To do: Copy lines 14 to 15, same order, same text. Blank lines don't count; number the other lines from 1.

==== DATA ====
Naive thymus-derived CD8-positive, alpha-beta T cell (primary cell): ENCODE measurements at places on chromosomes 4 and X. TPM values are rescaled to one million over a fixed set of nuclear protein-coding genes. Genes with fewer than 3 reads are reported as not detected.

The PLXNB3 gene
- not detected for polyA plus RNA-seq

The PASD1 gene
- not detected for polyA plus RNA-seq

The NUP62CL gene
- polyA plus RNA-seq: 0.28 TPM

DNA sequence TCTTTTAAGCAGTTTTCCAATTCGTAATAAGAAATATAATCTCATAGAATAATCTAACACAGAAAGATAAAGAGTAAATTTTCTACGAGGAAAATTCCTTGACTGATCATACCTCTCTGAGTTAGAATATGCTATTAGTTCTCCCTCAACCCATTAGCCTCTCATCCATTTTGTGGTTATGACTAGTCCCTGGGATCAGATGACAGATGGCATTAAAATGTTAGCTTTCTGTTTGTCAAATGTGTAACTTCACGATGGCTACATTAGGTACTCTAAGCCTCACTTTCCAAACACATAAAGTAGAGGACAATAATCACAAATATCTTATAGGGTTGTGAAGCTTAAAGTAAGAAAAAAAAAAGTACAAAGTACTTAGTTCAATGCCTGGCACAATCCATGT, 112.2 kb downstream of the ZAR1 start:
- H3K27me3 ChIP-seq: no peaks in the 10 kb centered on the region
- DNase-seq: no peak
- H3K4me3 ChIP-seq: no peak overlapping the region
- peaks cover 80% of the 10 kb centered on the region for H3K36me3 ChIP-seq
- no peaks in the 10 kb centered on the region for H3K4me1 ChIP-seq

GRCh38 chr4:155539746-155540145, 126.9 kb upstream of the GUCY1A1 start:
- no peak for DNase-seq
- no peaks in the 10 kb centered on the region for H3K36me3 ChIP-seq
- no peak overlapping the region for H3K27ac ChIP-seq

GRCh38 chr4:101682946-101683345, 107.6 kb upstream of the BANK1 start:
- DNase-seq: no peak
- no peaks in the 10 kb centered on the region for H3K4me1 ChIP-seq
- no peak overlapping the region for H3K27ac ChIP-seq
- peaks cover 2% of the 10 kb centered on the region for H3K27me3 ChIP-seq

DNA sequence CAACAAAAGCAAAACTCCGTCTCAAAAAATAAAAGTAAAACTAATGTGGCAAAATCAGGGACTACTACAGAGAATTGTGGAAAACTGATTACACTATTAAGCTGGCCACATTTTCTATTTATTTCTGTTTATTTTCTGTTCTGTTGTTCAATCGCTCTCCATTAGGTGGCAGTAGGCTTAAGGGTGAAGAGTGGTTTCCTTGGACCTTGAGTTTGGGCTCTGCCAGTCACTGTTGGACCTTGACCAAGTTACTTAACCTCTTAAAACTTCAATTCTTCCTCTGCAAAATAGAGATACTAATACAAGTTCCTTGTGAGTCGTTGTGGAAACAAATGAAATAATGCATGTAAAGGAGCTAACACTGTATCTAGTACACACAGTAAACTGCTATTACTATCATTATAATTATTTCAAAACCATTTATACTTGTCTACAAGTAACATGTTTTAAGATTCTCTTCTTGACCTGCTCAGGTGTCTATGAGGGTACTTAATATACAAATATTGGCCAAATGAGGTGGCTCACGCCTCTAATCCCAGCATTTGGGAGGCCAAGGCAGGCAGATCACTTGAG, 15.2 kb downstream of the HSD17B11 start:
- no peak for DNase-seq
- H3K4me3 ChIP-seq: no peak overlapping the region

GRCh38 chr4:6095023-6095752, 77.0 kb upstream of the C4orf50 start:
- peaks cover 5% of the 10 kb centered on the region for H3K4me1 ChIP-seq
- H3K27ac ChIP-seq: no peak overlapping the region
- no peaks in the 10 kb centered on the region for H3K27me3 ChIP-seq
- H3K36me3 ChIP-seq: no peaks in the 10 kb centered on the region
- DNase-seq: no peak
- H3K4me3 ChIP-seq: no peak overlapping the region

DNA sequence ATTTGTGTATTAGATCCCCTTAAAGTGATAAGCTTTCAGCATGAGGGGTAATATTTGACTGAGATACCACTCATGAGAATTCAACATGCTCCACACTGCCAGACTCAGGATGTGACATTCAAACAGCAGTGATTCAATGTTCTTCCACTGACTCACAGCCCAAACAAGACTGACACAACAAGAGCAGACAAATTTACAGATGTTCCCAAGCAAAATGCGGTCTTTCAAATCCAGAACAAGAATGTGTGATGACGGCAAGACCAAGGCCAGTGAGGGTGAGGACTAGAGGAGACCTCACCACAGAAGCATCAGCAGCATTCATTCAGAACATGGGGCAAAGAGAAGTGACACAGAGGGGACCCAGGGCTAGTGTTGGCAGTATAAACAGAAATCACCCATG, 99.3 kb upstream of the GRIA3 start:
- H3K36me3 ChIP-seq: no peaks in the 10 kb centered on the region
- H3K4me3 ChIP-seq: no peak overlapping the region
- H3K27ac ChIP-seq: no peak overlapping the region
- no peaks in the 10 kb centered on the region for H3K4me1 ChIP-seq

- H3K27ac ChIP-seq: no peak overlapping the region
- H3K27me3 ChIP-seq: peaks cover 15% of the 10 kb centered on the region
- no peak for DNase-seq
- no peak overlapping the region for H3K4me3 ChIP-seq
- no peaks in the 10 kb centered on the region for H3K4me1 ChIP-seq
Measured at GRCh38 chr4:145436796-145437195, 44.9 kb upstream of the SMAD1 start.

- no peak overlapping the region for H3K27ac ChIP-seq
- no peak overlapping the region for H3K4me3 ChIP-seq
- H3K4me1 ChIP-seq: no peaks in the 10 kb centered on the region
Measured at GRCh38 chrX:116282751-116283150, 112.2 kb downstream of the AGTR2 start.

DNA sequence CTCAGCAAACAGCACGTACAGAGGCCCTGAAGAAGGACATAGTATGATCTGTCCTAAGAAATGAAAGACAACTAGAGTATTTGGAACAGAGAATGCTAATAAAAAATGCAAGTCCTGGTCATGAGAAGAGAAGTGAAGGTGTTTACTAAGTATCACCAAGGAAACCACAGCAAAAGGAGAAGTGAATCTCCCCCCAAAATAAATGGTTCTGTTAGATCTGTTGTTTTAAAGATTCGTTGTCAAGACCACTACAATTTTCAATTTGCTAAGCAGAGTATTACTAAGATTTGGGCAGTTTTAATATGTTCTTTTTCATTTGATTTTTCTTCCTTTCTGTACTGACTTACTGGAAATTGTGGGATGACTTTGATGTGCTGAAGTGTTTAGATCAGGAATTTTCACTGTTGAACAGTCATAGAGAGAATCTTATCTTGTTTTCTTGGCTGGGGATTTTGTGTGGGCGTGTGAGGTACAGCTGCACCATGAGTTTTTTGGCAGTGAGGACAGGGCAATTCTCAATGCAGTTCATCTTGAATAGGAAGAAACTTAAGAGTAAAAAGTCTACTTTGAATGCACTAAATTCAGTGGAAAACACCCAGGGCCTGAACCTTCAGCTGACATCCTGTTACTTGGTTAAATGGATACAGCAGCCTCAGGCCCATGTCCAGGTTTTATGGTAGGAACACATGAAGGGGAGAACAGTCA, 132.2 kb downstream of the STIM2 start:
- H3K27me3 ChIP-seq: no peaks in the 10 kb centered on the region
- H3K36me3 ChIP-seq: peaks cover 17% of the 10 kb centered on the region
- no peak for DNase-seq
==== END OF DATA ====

GRCh38 chr4:155539746-155540145, 126.9 kb upstream of the GUCY1A1 start:
- no peak for DNase-seq